08/26/2011 3:09PM

Saratoga: Jacobson pulls off rare feat with jumper Mabou in New York Turf Writers

Barbara D. Livingston
Three weeks after he was claimed for $30,000, Mabou wins the Grade 1 New York Turf Writers at Saratoga.

SARATOGA SPRINGS, N.Y. – That David Jacobson reached in and claimed Mabou for $30,000 out of a steeplechase race here at Saratoga earlier this summer was noteworthy in itself. According to Bill Gallo, director of racing for the National Steeplechase Association, it was only the third claim in a steeplechase race at Saratoga in the last 34 years and the first here since 2004.

That Jacobson wheeled his new acquisition back in three weeks to win the Grade 1 New York Turf Writers Steeplechase Handicap on Thursday was nothing short of amazing.

Jacobson, 56, who maintains a large claiming stable of nearly 35 horses, had never started a horse in a steeplechase race nor had he won a graded stakes of any kind. He said he claimed Mabou because he had won a $20,000 claiming race over the jumps by an astonishing 82 lengths in his 2011 debut and that he also felt the 8-year-old Dynaformer gelding had some value if he decided to return him to the flats later this season.

“I enjoy watching steeplechase races, I saw this horse had won a race by 82 lengths and it looked like an opportunity to get a really nice horse for a fair price,” said Jacobson, when asked to explain his reasoning for adding a steeplechase runner to his stable.

Jacobson said that although he had never actually started a steeplechase runner before Friday, he had some experience being around jumpers when with his father, the late Howard “Buddy” Jacobson, as a boy.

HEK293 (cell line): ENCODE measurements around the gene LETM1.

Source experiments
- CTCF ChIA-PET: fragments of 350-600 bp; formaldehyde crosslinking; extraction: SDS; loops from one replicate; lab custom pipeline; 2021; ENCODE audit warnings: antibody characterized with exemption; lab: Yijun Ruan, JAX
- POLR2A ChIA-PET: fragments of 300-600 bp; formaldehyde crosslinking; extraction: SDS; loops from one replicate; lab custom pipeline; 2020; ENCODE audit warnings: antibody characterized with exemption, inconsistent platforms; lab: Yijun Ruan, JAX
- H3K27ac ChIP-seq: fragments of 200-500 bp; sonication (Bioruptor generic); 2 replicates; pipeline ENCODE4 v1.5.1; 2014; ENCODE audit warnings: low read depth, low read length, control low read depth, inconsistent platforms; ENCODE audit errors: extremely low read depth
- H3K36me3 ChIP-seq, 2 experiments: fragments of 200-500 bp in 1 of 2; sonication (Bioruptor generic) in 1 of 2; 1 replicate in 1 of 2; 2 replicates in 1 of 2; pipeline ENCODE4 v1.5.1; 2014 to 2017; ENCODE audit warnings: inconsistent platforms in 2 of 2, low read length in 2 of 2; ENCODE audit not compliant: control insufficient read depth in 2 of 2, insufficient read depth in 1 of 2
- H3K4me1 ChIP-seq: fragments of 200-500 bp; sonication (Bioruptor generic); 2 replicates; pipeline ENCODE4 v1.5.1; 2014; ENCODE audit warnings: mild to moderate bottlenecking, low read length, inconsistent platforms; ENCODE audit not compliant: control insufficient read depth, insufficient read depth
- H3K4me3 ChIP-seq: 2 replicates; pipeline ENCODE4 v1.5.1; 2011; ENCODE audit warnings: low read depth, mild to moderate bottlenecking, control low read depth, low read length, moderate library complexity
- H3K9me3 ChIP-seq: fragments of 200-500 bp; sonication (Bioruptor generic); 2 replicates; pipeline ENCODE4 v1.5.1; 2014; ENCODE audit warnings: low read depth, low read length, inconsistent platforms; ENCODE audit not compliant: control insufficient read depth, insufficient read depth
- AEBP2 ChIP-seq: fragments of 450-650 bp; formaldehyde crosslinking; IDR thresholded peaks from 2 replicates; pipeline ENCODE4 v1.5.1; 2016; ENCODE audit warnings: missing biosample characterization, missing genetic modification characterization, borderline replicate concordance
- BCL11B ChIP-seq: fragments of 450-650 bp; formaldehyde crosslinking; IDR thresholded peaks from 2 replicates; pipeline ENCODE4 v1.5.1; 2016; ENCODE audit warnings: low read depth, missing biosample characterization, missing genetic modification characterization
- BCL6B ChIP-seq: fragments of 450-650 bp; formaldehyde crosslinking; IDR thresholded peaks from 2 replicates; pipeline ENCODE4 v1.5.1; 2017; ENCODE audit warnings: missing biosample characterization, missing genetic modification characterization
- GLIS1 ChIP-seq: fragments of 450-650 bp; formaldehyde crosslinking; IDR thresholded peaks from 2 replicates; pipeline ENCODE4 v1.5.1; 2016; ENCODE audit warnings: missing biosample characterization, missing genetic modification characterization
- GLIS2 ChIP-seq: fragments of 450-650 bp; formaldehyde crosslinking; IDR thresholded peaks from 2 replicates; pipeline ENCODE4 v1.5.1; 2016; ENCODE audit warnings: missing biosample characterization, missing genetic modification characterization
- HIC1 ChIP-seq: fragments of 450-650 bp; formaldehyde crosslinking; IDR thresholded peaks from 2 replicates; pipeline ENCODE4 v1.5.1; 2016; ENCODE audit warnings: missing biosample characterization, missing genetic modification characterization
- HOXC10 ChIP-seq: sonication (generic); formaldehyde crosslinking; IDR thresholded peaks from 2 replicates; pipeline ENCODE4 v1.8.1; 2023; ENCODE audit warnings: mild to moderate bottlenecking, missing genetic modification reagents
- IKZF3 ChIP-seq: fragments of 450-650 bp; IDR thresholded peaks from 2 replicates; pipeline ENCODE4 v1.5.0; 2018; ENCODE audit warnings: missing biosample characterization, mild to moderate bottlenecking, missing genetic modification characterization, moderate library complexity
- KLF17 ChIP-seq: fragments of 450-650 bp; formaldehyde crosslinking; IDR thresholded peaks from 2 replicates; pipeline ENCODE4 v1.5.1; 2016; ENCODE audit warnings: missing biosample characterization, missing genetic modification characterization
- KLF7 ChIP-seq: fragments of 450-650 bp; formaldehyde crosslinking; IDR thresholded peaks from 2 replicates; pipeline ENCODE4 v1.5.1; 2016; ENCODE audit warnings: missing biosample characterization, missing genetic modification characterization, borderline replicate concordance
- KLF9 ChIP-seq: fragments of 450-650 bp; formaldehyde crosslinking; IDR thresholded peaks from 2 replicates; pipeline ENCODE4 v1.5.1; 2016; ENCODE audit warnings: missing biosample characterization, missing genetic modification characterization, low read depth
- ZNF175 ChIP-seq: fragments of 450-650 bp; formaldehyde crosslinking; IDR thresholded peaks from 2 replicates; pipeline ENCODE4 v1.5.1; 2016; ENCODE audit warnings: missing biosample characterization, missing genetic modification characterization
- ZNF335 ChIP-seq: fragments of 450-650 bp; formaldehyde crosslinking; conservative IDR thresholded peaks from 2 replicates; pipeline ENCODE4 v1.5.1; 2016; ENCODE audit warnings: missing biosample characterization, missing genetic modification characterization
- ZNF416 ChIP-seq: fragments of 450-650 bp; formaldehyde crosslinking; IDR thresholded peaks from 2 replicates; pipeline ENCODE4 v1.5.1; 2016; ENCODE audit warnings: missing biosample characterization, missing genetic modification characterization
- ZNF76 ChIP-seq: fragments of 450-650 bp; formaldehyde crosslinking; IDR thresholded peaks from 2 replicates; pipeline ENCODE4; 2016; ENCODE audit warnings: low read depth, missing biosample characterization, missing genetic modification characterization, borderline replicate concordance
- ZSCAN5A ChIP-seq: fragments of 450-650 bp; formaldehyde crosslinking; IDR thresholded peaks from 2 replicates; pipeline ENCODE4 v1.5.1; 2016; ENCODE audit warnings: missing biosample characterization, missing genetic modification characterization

“My father claimed a lot of jumpers back in the 60’s,” said Jacobson. “In fact, he had one of the best steeplechase horses of that era, Lake Delaware, although I’m not sure if he ever won a Grade 1 stakes.”

Jacobson said he’s not exactly sure how most steeplechase trainers condition their horses for a jump race. He just went ahead and put Mabou on his own program and trained him more like a horse who was going to run 1 1/8 miles on the flat than one going twice that distance over jumps.

“I hear most of those steeplechase guys take their horses out two or three times a day, although I’m not sure if that was the case with this particular horse,” said Jacobson. “I just put him on a similar program as my other horses. I galloped him once around the main track here each morning and never took him over to Oklahoma to train over the hurdles since I got him. I figured it’s like riding a bicycle. Once those horses learn how to jump, they never forget. The only real problem I had was getting him to eat. He barely ate a thing for the first week. But we experimented with some different combinations and now he doesn’t leave a drop. He came out of the race great and ate up everything last night.”

The most important change Jacobson made with Mabou, however, was in his running style. After racing on or near the lead in all his previous jump races, Mabou rated back at the rear of the pack for the opening two miles of the 2 3/8-mile Turf Writers before unleashing a powerful run down the outside of the course that carried him past the Irish invader Dirar over the final fence en route to an emphatic 5 3/4-length victory.

“I just wanted to change things around with him and obviously it worked,” said Jacobson ,who has won five races at the meet. “You’ll never see him on the lead again.”

Jacobson will now point Mabou for the next important race on the steeplechase calendar, the 2 5/8-mile two Grand National at Far Hills on Oct. 22.

“I’ll need a race for him between now and then so I might ask P.J. to put something up on the grass for him next month at Belmont,” said Jacobson referring to New York Racing Association director of racing P .J. Campo. “Maybe at a mile and one half, which will be like a sprint for this horse.”